A First-Time Boatbuilder Shares

by Dean Toburen


As the Pennsylvania weather improved in the spring of 2006 I set up the longitudinal stringers, started to lay out and properly space the frames. The first keel lam was in place on June 24, 2006. I used the center line of the keel to align and set the vertical and horizontal of the stem. This was not difficult but a little time consuming to make sure everything was in line in both directions and secured so alignment was maintained while installing the chine and sheer.

At this point I may have varied from the recommended procedures (* see Designer's Notes below) but I installed some of the bottom stringers which seemed to give me some stability before I tried to install the chine. For me this worked well as I continued to check dimensions as each stringer was installed. In an attempt to speed things up I made a fixture for my router in the hope that I could use it to make each groove for the horizontal stringers. That was a nice idea which did not work. I found that by using a short piece of stringer material, a back cut saw and narrow surform I could accurately cut and fit each location much better and quicker than by trying to use the router.

After all the bottom stringers, chine and two rows of side stringers were in place I again probably deviated from the suggested procedures (* see Designer's Notes below). I installed the transom and then turned the boat right side up to finish installation of the last two side stringers and shear. I did this because I could not work stooped over for long periods of time to cut and fit each piece.

I have to say that the transom gave me the most challenge. I read the instructions several times but never could quite understand exactly how it was to be assembled. Finally I decided to cut all the pieces and start laying them together until it made sense. It did and everything went together okay.

Now that the skeleton is completed it went back into the shed to start sheathing with plywood. Since I am going to fiberglass the hull I used exterior grade plywood rather than marine grade. Hopefully this will be okay as I didn't have any problems with the plywood cracking during installation. Each layer received a coat of Epoxy-Plus and was sanded before applying the next layer. The final lamination of plywood was completed on August 12, 2008. At this time I again deviated from procedures and turned the boat back right side up. My reason again is I was running out of good weather her in Pennsylvania and wanted to do some internal work during the winter when temperatures allowed. I drilled the hole through the keel for the drive shaft and rudder and started on some of the top decking stringers.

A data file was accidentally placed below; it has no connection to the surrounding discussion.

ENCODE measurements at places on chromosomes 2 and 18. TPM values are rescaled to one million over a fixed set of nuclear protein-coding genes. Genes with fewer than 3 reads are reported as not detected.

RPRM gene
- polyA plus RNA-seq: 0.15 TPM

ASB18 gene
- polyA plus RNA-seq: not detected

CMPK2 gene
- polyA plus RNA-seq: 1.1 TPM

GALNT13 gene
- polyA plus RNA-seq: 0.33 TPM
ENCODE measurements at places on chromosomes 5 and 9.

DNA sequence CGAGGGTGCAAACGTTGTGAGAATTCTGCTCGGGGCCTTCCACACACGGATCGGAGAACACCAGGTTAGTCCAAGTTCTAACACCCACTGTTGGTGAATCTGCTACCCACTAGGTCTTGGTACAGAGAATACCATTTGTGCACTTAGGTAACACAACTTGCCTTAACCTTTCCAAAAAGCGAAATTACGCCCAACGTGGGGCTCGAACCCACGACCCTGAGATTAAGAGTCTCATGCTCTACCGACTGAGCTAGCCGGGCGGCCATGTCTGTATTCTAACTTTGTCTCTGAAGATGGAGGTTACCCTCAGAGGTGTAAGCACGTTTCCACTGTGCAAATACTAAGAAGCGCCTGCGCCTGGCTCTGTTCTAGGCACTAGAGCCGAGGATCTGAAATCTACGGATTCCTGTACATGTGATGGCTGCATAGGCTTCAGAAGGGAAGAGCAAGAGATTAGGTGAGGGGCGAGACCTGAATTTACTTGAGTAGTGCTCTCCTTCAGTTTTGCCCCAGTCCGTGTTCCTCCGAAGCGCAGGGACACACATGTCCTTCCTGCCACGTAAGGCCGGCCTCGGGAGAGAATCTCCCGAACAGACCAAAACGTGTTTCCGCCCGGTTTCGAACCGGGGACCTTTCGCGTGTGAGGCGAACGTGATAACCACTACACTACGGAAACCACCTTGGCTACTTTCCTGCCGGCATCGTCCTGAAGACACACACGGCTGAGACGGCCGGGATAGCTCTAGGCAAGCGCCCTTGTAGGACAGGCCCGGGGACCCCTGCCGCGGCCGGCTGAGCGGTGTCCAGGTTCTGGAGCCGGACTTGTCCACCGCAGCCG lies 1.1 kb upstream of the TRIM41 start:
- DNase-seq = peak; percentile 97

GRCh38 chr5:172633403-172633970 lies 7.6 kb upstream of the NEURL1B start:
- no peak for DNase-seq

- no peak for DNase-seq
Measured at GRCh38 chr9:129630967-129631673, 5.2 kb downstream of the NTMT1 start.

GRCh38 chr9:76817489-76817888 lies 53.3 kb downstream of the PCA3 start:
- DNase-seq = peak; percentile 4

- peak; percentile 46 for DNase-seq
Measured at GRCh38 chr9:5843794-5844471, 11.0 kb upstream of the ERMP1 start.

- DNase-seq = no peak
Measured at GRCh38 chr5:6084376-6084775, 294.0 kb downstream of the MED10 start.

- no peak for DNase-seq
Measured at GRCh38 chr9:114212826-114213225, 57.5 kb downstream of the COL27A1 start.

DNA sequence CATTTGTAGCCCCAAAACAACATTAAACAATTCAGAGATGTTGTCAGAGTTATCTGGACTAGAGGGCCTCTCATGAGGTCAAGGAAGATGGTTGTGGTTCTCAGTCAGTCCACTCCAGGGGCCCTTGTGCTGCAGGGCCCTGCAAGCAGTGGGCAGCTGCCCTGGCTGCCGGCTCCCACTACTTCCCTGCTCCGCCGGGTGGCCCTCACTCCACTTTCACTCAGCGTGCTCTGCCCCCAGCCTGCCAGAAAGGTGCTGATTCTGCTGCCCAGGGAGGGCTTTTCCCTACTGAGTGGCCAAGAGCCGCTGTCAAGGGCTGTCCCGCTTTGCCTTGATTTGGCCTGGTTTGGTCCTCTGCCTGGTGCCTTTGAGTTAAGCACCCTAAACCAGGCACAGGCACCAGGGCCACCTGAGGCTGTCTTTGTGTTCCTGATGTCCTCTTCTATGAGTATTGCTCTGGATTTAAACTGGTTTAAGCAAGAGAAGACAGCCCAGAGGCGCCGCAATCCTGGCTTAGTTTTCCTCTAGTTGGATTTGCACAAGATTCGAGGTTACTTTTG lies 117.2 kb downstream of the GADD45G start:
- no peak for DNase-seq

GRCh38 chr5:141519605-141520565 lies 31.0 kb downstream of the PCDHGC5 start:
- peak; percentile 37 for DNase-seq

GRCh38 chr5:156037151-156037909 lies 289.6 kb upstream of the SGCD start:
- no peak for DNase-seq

I now have installed an internal support allowing me to turn the boat bottom up to complete the fiberglassing and painting, then turn it back right side up to lift onto a trailer for completion. During the winter of 2008 I was able to install the shaft log and align the shaft with the center of the rudder on the outside and with the center of the hull on the inside. All this will be disabled for fiberglassing and painting and then reassembled once the boat is on the trailer.

Winter weather in Pennsylvania is not conducive to doing anything that requires a warm environment. As soon as the weather warms up I will fiberglass and paint. My goal is to have this completed and the boat on a trailer by late summer. If my schedule holds I will then be able to start on the inside and probably work until sometime in December, with a little auxiliary heat. January and February are generally too cold to bother.

The schedule for now would be to have the interior completed by the fall of 2010 to the point that I could have the engine ready for the spring of 2011. My goal would be to launch fall of 2011 but all depends on time, money and any unexpected challenges between now and then.

This has been a fun, challenging and learning project. I will keep you up to date with an occasional picture as we progress. I appreciate all that Glen-L does for the amateur boat builder. I would tell anyone interested that it is not as difficult as it might seem but also not as easy as you might like. Time and patience are an absolute requirement.

Best regards for now,

--- Dean Toburen
Harleysville, Pennsylvania

Editor's Note: See full-size pictures of Dean's Monaco build in Customer Photos

*Notes from the Designer:
  1. Turning the hull right side up is okay,
    but care must be taken so the hull is not distorted.
  2. Installing battens before fairing means
    you may need to fair the battens.